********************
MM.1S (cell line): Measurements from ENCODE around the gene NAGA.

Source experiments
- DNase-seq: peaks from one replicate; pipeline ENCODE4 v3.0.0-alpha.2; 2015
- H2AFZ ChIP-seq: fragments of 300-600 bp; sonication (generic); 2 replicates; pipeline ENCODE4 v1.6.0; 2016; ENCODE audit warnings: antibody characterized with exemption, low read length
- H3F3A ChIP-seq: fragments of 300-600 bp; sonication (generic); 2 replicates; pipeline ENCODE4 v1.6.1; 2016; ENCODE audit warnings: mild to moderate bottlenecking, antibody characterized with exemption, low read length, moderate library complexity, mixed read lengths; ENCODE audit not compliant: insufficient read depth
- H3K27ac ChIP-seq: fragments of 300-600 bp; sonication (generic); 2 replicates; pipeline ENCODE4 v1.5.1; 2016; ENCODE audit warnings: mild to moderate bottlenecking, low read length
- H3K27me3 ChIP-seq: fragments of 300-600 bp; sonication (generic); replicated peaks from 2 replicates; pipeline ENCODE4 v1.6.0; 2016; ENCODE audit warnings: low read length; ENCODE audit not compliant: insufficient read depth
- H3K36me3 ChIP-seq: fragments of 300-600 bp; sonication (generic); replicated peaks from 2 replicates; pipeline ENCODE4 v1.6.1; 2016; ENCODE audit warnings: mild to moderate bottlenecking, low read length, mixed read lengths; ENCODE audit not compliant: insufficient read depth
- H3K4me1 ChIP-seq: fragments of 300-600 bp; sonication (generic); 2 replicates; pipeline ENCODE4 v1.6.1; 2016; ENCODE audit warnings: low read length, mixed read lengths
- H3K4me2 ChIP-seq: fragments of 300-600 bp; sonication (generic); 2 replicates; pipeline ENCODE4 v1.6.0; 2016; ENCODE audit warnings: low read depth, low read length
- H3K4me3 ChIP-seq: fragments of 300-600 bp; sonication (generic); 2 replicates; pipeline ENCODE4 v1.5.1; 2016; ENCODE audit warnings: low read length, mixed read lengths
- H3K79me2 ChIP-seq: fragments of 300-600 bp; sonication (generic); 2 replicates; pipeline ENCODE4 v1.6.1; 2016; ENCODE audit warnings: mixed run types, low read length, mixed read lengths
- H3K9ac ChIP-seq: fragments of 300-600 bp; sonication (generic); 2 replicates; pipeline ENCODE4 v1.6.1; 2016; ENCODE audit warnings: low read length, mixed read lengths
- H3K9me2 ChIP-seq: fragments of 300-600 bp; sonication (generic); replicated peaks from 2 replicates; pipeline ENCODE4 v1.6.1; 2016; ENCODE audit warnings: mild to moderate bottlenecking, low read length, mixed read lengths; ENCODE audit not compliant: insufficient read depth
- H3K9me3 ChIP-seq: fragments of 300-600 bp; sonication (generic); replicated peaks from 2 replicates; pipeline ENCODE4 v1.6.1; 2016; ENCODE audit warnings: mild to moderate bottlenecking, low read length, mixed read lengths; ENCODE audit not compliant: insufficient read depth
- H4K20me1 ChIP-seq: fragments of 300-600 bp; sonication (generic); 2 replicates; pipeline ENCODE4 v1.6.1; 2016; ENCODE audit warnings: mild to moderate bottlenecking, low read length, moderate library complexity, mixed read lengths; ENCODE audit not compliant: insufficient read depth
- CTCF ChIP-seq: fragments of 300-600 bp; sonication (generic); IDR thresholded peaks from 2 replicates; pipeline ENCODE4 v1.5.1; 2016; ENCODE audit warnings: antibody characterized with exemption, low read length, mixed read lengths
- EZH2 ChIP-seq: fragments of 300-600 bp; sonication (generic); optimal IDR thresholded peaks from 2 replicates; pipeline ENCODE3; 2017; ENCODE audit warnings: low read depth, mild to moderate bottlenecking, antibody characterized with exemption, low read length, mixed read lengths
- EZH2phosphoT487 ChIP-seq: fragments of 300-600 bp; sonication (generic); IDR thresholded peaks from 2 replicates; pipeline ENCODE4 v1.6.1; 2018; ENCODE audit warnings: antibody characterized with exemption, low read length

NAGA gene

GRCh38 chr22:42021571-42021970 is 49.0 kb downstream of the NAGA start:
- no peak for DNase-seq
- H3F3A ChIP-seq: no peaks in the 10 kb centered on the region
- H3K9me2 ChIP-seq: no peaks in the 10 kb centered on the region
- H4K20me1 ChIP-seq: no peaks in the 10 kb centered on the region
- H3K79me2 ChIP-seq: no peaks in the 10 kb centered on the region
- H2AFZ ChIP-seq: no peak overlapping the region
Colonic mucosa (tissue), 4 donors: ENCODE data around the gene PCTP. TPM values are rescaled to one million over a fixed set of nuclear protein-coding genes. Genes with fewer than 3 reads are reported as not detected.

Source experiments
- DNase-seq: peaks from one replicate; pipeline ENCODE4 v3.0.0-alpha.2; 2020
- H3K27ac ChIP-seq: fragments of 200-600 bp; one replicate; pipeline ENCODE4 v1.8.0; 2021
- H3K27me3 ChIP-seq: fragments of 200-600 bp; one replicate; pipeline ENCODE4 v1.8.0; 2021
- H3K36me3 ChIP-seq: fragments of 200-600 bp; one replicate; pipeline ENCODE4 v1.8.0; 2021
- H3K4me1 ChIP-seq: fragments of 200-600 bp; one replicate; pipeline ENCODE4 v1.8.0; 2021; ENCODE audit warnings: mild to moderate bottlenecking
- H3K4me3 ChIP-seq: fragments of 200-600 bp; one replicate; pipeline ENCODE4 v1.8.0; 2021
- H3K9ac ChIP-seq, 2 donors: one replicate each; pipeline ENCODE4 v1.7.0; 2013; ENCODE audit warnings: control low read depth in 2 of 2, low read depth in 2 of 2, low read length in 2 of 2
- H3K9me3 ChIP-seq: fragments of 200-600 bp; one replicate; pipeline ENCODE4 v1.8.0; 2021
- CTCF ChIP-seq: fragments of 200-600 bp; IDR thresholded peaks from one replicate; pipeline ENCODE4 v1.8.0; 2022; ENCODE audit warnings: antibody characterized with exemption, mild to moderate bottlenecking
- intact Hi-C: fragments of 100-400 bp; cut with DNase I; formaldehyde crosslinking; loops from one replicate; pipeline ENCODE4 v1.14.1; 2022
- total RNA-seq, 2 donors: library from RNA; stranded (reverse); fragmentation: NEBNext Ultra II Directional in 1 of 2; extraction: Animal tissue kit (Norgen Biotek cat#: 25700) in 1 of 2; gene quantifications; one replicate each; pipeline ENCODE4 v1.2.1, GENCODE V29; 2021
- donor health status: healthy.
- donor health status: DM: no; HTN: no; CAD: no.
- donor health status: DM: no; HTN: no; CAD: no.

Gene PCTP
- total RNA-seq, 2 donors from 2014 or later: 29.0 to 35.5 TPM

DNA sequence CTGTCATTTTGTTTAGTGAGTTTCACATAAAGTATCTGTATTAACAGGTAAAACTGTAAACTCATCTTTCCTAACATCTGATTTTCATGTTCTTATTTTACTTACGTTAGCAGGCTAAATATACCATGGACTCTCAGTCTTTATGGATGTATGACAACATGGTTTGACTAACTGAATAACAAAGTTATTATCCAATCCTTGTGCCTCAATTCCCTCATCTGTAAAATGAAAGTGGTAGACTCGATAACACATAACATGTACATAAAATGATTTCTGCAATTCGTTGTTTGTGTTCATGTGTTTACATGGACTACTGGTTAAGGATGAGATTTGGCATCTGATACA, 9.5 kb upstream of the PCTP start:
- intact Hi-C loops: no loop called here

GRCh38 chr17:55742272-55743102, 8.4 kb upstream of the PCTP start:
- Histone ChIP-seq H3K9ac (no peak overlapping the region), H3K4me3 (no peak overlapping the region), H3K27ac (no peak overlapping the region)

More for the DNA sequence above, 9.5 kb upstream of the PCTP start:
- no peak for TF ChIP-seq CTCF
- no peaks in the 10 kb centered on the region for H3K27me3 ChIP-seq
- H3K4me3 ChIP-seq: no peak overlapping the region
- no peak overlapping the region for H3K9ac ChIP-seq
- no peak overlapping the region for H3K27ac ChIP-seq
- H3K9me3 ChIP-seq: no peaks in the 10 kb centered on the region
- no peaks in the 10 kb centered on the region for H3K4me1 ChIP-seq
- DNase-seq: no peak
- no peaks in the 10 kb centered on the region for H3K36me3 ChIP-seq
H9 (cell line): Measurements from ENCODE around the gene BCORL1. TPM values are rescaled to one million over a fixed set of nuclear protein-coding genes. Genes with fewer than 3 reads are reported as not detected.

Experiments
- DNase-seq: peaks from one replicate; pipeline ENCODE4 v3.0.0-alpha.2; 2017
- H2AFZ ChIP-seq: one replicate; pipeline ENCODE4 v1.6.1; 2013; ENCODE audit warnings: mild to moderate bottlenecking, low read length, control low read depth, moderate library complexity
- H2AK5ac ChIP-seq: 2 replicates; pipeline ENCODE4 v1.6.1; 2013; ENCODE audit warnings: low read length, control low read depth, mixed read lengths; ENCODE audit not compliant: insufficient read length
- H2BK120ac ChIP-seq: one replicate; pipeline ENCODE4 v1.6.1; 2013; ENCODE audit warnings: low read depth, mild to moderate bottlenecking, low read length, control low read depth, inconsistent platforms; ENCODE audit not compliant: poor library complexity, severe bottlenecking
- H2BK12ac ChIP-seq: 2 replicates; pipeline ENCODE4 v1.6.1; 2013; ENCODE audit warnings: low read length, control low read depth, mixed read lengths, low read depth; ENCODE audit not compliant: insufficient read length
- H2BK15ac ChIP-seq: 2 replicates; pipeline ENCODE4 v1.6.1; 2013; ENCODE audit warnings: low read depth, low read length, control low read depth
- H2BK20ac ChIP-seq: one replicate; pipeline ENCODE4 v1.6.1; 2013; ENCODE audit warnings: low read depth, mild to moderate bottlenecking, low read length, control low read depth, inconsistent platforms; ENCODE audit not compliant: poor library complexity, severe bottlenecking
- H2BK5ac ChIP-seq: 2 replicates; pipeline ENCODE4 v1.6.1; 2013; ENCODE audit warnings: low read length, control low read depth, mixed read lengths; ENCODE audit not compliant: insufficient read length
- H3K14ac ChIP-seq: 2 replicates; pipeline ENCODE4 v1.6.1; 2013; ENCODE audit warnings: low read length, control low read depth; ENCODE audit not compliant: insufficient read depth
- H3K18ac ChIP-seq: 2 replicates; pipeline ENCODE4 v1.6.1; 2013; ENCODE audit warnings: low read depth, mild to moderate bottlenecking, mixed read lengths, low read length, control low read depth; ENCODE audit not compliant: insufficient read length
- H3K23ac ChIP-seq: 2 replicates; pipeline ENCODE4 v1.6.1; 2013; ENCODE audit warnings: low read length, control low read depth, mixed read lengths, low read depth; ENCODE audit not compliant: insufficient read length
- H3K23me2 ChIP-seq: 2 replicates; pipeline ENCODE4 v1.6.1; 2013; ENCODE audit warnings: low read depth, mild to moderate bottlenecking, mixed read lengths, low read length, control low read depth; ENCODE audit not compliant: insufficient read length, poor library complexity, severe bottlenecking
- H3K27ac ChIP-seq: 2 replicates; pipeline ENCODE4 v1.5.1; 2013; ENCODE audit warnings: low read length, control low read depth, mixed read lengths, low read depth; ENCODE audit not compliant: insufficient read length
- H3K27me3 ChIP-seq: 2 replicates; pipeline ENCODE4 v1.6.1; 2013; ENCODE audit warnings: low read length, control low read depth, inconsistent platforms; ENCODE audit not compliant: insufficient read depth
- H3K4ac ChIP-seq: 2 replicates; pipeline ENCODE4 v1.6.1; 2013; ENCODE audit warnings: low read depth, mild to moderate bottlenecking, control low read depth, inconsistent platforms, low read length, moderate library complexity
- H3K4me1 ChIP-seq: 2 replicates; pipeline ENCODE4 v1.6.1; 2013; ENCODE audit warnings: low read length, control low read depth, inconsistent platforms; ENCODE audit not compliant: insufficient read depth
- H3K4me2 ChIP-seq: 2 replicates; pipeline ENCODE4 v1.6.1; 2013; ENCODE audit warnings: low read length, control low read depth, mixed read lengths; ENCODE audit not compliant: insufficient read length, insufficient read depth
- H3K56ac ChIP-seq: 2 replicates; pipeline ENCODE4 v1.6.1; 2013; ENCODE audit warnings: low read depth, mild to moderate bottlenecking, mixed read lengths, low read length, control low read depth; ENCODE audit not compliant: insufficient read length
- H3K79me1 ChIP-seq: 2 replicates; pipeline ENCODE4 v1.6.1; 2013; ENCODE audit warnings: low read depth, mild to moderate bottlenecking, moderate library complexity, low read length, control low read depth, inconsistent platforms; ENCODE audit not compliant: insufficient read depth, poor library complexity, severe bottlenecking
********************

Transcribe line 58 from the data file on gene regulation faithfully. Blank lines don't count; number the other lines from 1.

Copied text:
- DNase-seq: no peak